• I set small, reasonable writing goals. Along the same vein as the tip above, even if I don’t have any assignments brewing, I’ve got to write. When I don’t have any time to write, I feel out of sorts. On the flip side, if I start skimp on sleep in order to make time for writing or I get overly ambitious with my writing goals, then I start to feel overwhelmed, and writing begins to feel more like a chore or a stressor than a diversion. Generally, I aim to write for at least 20 minutes every day (many writers recommend writing around 300 words a day – I prefer setting a time limit over a word count). Even if I churn out garbage or simply a recount of the dance party the girls and I had in the living room, I keep writing. I have to; I have a compulsion to communicate. But that Great American Novel can wait; my kids sometimes can’t. They need a mom even when it’s not exactly convenient.
Finally, this isn’t really a tip for finding more time to write, but I feel it needs to be mentioned all the same. I’m often tempted to compare myself to other bloggers/freelance writers/moms, and the Internet makes it that much easier to do this. In just one click, I can enter the world of moms who seem to do so much better of a job than me at balancing motherhood and the writing and/or blogging life. They write eloquent, typo-free daily blog posts often while homeschooling a gaggle of kids and occasionally publishing an essay in a big media outlet. How do they do it? I might wonder. Or more often, what am I doing wrong?
But the truth is the only one we should be worrying about is ourselves. Likewise, we should be regularly assessing whether our writing (or whatever hobby/”side job” we pursue on top of mothering) is having any detrimental effect on our own or our family’s well-being.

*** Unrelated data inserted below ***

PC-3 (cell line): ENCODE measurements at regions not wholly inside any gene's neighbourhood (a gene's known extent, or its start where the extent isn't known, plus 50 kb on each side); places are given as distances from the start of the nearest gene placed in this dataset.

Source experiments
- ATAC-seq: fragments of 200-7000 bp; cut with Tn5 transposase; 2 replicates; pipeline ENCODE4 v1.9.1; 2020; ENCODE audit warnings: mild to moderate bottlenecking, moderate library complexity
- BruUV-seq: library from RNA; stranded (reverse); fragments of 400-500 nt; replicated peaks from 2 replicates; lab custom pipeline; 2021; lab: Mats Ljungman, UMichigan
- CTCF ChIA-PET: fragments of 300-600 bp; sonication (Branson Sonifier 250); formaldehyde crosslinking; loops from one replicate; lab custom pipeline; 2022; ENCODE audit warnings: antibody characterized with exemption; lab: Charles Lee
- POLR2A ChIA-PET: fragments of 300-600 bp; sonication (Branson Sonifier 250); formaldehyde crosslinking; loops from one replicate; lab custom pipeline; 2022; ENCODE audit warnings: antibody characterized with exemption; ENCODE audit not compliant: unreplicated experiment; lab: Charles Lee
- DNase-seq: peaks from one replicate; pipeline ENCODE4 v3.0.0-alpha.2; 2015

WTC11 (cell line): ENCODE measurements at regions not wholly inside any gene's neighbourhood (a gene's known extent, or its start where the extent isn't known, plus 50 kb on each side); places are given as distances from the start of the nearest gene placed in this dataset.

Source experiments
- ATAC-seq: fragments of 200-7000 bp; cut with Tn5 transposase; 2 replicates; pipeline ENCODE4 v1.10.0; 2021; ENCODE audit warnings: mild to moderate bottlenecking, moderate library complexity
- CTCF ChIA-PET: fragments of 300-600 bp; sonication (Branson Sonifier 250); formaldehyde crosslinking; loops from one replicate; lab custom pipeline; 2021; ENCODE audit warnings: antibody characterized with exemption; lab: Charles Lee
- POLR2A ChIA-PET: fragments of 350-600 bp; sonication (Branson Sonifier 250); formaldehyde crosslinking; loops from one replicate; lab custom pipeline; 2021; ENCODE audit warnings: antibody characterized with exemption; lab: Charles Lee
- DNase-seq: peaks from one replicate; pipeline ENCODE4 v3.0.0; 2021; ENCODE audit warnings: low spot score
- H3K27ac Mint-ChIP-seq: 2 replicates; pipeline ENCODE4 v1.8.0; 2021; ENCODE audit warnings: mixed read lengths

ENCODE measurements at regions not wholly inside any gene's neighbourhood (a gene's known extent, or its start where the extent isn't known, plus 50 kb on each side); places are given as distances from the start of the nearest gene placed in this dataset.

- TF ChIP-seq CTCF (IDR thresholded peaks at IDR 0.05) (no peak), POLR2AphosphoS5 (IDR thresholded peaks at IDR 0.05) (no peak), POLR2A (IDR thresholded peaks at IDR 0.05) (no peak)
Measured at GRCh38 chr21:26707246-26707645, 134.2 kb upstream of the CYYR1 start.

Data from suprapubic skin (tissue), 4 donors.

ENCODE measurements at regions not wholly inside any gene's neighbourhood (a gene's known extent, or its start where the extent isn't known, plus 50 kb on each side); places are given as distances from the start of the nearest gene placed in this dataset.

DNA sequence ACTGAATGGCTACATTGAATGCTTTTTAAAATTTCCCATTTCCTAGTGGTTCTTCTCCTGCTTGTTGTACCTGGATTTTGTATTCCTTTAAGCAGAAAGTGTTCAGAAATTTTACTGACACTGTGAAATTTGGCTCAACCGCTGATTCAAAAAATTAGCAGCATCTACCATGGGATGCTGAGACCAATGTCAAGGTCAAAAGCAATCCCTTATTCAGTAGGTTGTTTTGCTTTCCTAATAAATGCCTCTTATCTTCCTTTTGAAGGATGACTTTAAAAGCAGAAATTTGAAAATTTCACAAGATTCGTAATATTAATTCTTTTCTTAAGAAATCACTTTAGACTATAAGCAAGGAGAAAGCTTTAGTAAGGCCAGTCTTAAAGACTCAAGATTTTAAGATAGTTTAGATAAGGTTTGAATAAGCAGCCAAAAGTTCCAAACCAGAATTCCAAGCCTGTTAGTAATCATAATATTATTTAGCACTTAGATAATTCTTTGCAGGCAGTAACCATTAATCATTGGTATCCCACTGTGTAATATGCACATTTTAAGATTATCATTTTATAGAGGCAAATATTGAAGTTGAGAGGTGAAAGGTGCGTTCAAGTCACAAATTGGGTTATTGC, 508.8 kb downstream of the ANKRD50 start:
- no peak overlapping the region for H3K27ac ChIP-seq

Personally, I’ve always had an easier time with an “all or nothing” kind of approach to life. I like to pour myself into a project and be done with it; yet, I’ve found this is extremely difficult once you become a mom. Sometimes you have to stop your lovely prose mid-sentence to prevent your mobile baby from killing herself by shoving her fingers in the one electric socket you missed during Operation Childproof. I have a hard time doing anything without committing my life to it, but really, the only thing I should committing my life to is God and my family.
Some would say moms have to find a happy medium – or achieve balance, if you will. However, I resist applying that popular buzzword to my own life. Do we ever really find balance? Life is a constant seesawing between joy and sorrow, living in the present and looking toward the future, meeting our family’s needs and finding some time to feed our own souls, etc., etc. What I need, above all, is the graces to deal with being unbalanced. And I’m not going to find that by reading another woman’s blog who makes me feel like a lousy mom and/or writer/blogger.
The Cliffs Notes version to all this verbosity? Write when you can (and you’ll have a lot more time if you stop obsessing over Flawless Uber Writer/Mom’s blog), and don’t beat yourself up or despair when you can’t or when what you do write is a jumbled mess.
Now I want to know: How do you find time to write and/or pursue another hobby or job amidst your life as a wife and mom?